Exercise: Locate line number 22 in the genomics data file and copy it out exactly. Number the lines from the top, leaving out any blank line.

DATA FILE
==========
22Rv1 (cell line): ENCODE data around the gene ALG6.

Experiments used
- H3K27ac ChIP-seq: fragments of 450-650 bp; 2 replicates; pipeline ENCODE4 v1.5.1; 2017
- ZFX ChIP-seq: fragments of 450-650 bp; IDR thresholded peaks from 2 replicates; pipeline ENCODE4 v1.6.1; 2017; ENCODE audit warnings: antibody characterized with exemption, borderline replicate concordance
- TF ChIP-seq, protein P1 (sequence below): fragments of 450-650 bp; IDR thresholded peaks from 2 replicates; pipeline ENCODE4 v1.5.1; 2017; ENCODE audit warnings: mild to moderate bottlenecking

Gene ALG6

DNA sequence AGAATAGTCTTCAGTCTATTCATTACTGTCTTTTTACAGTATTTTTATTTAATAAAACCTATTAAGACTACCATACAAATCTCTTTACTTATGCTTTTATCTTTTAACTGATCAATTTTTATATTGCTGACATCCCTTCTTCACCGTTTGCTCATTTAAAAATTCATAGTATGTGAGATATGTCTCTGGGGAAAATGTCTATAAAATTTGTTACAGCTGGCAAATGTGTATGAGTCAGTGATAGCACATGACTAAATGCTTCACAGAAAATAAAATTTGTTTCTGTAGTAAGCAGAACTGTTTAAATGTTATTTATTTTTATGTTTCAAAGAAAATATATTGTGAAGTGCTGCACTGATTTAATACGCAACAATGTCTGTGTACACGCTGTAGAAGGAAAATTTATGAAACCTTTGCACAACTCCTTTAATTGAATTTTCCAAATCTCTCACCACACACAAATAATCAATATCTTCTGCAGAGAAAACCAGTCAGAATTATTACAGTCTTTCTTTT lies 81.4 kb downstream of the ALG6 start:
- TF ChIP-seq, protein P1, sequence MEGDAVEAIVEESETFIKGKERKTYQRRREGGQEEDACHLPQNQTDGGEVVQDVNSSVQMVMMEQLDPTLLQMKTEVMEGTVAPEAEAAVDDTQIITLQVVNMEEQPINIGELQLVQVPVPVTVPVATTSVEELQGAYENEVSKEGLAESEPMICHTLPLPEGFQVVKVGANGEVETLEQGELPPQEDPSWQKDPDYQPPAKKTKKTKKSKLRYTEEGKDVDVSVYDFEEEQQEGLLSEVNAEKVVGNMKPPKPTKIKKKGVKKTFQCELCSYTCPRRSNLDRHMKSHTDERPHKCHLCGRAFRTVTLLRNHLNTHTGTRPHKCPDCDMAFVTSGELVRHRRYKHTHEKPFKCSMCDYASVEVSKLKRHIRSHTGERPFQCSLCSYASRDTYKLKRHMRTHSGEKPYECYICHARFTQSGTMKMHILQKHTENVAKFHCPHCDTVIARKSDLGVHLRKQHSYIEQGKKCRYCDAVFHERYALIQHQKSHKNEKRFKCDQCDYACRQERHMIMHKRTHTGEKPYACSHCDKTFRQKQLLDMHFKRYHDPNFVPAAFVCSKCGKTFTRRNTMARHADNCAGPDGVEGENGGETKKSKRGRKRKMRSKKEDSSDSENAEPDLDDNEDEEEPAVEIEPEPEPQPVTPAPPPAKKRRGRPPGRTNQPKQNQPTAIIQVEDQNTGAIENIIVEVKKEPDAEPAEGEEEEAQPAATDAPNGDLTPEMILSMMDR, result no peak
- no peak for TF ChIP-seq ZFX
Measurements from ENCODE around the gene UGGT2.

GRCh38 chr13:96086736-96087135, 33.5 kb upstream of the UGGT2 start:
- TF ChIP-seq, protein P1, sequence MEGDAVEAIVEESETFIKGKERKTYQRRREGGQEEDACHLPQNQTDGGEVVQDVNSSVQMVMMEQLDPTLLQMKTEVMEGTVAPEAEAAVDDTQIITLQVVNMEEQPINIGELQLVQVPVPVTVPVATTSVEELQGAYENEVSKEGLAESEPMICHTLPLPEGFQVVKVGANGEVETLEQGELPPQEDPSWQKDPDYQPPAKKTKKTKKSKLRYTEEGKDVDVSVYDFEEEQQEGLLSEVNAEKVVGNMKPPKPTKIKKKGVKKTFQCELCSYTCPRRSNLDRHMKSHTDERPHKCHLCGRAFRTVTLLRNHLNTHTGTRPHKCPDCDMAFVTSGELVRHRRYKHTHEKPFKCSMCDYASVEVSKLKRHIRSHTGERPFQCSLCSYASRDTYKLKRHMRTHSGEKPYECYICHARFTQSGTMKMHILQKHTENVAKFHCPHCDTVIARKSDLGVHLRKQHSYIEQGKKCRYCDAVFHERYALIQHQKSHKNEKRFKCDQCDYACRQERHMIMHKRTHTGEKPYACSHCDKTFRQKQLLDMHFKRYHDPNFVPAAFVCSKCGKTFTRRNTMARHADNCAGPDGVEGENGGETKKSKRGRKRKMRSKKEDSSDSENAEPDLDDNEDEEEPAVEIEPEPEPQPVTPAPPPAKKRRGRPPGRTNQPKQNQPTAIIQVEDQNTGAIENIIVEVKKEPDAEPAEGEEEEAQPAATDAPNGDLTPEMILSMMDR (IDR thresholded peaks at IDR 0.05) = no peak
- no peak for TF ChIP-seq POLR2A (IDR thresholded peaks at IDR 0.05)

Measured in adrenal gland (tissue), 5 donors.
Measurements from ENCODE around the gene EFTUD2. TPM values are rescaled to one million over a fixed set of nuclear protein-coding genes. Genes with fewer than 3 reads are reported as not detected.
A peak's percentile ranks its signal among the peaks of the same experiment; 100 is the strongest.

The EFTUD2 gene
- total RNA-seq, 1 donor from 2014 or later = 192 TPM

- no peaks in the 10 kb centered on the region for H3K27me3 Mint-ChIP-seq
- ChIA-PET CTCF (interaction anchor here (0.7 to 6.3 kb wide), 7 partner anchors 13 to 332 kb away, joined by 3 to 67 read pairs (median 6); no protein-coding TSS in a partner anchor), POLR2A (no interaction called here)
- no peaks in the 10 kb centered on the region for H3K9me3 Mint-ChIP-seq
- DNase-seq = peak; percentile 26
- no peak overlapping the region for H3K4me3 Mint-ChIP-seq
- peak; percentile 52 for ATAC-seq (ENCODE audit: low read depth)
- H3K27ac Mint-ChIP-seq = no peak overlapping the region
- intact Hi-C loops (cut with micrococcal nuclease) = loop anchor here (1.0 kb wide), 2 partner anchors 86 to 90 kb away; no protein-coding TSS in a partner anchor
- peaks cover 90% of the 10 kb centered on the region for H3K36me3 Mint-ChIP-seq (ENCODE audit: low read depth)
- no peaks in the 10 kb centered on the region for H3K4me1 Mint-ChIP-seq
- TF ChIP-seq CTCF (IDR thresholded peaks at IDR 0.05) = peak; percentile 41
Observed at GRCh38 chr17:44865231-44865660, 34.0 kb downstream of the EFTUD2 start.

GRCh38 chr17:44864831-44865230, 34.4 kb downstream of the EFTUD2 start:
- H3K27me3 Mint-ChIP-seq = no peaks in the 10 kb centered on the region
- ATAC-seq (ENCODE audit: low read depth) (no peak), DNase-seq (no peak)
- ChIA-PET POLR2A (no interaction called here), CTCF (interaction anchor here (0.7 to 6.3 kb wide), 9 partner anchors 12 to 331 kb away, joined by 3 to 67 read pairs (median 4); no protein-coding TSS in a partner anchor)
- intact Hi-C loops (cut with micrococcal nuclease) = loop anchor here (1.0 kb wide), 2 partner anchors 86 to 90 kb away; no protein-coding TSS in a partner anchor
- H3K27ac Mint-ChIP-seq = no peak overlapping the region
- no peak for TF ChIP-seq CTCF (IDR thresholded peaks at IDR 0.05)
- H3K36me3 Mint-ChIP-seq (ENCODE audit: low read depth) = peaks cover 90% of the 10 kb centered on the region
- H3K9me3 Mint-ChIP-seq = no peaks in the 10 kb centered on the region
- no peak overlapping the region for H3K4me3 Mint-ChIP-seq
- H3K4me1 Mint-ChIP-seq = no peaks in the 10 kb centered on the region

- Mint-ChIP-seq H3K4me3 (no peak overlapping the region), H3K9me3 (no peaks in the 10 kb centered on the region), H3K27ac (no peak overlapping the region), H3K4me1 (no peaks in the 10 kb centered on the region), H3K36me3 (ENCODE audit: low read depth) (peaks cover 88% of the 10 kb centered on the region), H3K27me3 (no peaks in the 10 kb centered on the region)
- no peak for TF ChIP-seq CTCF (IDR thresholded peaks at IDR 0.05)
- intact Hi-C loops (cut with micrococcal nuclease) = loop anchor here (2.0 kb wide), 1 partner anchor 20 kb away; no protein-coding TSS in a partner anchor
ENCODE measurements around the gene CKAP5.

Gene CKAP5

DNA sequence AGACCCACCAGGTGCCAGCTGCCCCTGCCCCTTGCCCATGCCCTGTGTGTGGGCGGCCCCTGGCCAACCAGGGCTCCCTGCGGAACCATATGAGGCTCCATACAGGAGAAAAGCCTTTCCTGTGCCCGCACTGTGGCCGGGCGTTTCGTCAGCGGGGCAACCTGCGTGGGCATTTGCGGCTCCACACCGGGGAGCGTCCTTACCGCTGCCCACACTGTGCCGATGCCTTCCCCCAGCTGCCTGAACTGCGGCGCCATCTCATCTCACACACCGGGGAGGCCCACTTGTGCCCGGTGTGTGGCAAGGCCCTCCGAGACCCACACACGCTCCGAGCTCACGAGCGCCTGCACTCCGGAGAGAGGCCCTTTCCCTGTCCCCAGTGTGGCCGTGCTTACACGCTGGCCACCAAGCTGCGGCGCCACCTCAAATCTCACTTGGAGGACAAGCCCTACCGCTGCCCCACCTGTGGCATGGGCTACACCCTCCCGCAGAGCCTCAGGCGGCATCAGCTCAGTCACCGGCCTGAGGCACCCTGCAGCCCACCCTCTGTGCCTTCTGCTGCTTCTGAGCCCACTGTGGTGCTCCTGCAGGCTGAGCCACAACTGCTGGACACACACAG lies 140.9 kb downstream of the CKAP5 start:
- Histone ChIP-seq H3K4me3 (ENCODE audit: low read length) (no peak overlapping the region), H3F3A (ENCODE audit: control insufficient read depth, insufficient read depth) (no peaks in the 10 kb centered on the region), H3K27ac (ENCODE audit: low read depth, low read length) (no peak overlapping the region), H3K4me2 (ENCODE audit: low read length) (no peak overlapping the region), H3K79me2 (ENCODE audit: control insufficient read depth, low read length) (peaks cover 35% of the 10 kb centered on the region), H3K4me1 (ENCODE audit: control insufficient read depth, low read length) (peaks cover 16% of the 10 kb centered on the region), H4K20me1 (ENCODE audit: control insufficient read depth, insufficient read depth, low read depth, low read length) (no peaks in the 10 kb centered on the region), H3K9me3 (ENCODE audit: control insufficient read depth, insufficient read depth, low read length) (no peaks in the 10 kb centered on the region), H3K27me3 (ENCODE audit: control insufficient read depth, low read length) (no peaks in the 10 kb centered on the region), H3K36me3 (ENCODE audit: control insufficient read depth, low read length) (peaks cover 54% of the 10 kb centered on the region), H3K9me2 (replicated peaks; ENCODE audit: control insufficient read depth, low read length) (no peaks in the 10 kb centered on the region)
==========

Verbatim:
- DNase-seq = peak; percentile 26